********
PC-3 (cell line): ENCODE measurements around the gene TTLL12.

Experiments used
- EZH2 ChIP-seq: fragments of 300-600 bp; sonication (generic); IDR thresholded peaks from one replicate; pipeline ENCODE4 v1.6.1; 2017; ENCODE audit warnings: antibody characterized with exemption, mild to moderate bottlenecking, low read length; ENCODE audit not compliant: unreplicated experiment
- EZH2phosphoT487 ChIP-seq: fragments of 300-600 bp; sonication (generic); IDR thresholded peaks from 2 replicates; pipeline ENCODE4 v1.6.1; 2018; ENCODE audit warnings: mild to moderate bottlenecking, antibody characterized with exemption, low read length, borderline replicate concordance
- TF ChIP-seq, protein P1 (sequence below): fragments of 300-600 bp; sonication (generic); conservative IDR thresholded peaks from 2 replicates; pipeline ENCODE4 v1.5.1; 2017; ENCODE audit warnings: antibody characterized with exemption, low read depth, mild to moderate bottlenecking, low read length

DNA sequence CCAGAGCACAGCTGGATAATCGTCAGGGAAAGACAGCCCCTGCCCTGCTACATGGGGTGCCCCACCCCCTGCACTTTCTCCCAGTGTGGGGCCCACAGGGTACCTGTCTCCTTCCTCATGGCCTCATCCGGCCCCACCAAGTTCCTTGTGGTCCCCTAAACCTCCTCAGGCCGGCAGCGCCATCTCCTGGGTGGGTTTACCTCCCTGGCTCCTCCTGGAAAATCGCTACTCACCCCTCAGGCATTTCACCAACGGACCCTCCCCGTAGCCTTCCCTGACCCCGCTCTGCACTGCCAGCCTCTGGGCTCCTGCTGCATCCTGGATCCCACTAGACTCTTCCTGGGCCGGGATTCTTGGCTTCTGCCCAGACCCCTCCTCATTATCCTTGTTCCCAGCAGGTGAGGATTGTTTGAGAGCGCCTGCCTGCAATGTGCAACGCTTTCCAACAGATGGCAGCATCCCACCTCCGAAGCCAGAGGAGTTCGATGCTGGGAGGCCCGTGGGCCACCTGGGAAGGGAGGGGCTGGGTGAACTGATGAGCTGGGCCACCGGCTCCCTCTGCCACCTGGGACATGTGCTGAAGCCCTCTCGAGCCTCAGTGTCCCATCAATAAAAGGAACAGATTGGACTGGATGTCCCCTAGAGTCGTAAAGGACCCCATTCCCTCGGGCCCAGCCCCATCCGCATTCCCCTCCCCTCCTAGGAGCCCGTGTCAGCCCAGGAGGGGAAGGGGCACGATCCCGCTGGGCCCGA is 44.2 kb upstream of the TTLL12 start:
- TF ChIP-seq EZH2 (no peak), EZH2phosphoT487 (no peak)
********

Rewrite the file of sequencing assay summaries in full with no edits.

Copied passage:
PC-3 (cell line): ENCODE measurements around the gene TTLL12.

Experiments used
- EZH2 ChIP-seq: fragments of 300-600 bp; sonication (generic); IDR thresholded peaks from one replicate; pipeline ENCODE4 v1.6.1; 2017; ENCODE audit warnings: antibody characterized with exemption, mild to moderate bottlenecking, low read length; ENCODE audit not compliant: unreplicated experiment
- EZH2phosphoT487 ChIP-seq: fragments of 300-600 bp; sonication (generic); IDR thresholded peaks from 2 replicates; pipeline ENCODE4 v1.6.1; 2018; ENCODE audit warnings: mild to moderate bottlenecking, antibody characterized with exemption, low read length, borderline replicate concordance
- TF ChIP-seq, protein P1 (sequence below): fragments of 300-600 bp; sonication (generic); conservative IDR thresholded peaks from 2 replicates; pipeline ENCODE4 v1.5.1; 2017; ENCODE audit warnings: antibody characterized with exemption, low read depth, mild to moderate bottlenecking, low read length

DNA sequence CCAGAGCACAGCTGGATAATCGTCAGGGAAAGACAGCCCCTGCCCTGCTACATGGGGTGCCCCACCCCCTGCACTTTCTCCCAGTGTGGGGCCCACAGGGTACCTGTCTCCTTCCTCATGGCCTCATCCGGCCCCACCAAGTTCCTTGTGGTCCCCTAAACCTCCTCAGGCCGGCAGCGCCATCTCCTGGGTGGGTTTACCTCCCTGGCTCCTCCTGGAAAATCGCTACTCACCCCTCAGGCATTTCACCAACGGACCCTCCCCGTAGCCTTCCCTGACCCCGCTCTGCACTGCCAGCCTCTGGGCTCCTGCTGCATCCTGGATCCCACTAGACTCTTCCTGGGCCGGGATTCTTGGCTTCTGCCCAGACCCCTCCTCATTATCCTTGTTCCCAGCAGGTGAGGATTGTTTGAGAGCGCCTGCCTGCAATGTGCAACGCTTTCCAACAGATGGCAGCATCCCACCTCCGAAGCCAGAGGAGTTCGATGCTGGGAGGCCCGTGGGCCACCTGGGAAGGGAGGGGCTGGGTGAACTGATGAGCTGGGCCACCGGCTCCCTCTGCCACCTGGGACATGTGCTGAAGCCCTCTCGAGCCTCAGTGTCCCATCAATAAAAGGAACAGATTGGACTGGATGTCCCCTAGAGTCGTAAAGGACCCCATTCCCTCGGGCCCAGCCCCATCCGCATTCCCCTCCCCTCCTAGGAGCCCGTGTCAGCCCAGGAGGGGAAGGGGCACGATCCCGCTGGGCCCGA is 44.2 kb upstream of the TTLL12 start:
- TF ChIP-seq EZH2 (no peak), EZH2phosphoT487 (no peak)